Breward points out that the flapper was more of an icon in the United States than in Britain, where the impact of modernity on anything more than surface appearances was more limited. Nonetheless, even more conventional dresses were markedly shorter, much straighter, and less curve-enhancing (and presumably more comfortable) than Victorian dresses. This fact owes something to womens social conditions; no longer Figures 5 and 6: Examples of 1920s womens dresses. (Left) Found at http://www. museumofcostume. co. uk; (Right) Found at http://www. fashion-era. com. (Left) Figure 7: Picture of Clara Bow in flapper dress, circa 1927.
Found at http://www. ustrek. org. (Right) Figure 8: Magazine illustration of stereotypical flapper. Found at http://www. geocities. com/flapper_culture. confined to a small range of roles, young women, says Ewing, sought to disguise their femininity as fervently as, a generation ago, they had tried to exaggerate it. Social conditions clearly shaped the fashions of both eras. In the Victorian Era, womens roles were circumscribed and generally limited to dutiful marriage and motherhood, and the common styles of womens dresses reflected this, though they offered some degree of liberation in terms of comfort and choice.
In the Jazz Age, women had achieved considerable social gains, and the styles of dress reflected a model of womanhood that was not confined to the home. Both eras manifested aspects of modernity; while the former represented commercial modernity and reflected it in superficial variations in style, the latter represented a wider, freer kind of modernity that showed in the freer fashions. REFLECTIVE DISCUSSION I chose this topic for the essay because I wanted to make comparisons between two distinct periods in Western styles history, and I believe that comparisons would make for a stronger essay.
It fits in with my other learning to date because it combines fashion history with aspects of social and cultural history and includes American history, with which I grew more familiar while writing this essay. I have developed an interest in shared traits in international fashions and hope to explore this further. Also, in the course of completing this assignment, I discovered that the stereotypes often used to characterize each era overlook their true complexity.
Having discovered this, I plan to seek the truth behind historical stereotypes in future research. In this project, I believe my strengths include my prose structure and style, as well as my ability to find sources relevant to the periods the essay covers. Working within the compare-contrast structure I chose, I found it easy to construct my arguments and compare the two periods approaches to female dress. Also, the sources I found were helpful and fairly recent, reflecting the most recent scholarship in both fashion history and social and cultural history.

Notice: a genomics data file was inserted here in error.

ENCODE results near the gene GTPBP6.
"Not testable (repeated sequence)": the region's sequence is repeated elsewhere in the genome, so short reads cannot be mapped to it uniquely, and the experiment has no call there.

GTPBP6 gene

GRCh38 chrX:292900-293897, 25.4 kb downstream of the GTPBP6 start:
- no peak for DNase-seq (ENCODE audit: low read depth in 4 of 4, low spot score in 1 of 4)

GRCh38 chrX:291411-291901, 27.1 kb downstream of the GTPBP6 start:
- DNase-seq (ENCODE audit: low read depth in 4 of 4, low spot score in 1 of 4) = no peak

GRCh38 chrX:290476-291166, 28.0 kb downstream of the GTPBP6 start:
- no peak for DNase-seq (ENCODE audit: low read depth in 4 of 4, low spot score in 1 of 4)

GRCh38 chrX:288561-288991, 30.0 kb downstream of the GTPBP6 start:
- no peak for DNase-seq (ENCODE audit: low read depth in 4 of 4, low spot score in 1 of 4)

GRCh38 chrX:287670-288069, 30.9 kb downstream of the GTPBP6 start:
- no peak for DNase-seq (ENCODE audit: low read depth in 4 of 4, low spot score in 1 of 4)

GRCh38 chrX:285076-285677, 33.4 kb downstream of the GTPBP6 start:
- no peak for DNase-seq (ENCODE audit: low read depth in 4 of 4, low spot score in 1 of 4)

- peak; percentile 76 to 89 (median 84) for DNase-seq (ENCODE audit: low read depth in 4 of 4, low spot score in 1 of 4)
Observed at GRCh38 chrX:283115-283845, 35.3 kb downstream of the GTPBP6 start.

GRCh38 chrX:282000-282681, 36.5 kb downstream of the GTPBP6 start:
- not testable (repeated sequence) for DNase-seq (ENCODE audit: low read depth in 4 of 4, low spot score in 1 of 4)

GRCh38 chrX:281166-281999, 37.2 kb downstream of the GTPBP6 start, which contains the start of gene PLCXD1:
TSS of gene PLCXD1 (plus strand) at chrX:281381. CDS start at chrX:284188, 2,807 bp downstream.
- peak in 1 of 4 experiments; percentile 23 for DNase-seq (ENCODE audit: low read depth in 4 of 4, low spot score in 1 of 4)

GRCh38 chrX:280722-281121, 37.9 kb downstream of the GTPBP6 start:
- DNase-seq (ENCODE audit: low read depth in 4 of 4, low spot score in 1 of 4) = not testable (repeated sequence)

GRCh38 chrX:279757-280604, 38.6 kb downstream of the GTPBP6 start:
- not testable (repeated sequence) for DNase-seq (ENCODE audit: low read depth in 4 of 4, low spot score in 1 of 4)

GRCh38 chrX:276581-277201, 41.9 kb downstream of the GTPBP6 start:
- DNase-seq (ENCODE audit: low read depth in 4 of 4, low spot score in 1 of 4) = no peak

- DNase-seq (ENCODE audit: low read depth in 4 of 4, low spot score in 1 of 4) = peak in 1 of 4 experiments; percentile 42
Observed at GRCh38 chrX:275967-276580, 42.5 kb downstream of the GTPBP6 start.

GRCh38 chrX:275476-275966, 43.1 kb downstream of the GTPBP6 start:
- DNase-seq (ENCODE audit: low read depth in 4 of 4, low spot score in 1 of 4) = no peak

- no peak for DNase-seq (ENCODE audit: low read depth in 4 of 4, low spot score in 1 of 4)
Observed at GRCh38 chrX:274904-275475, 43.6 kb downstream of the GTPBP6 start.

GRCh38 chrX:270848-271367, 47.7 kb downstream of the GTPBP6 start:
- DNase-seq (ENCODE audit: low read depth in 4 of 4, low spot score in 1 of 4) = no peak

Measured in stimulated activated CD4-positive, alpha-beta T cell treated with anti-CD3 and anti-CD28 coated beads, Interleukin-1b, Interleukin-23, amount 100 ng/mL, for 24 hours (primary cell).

In terms of flaws, I believe that I could have consulted a wider array of historical sources, though at the same time I think that my arguments and conclusions would have been fundamentally the same. In addition, I may have focused more on the history than on the fashions themselves, especially from an American standpoint. However, I found that Victorian cultural ideals were strongly shared by both the British and Americans. The Victorian era made the most sense to me, largely because it is a familiar period for me and part of my own national and cultural history.
I had previous exposure to it in my previous schooling, but I knew little about how Americans shared these assumptions prior to this assignment. Conversely, I was not very familiar with American cultural history prior to this project, and specifically I knew little how about Americas Jazz Age manifested modernity to a much greater degree that Britain did at the same time. I also knew little about the definition of modernity before this, and I was surprised to find how many changes in American society had evolved and converged in the years after World War I.
In the future, I will likely consult a wider range of historical sources and filter the information more closely in order to produce a clearer, more concise, less general account of the historical periods I plan to study. I will rely less on generalizations and include more specific historical facts and phenomena, which will allow me to make stronger arguments. This approach will help me form a more balanced picture of the periods I plan to study and depict them in a more accurate and sophisticated manner.
For Level 3, I plan to produce more balanced and in-depth scholarship and will adjust my methods according to the guidelines I have explained.
Anonymous, Corset, retrieved 8 June 2006,
Coben S, Rebellion against Victorianism, Oxford University Press, New York, 1991. Cosgrave B, Costume & Fashion, Hamlyn, London, 2000. Ewing E, History of 20th Century Fashion, Charles Scribners Sons, New York, 1974. Farthingales Fabrics, Farthingales Fabrics, retrieved 8 June 2006,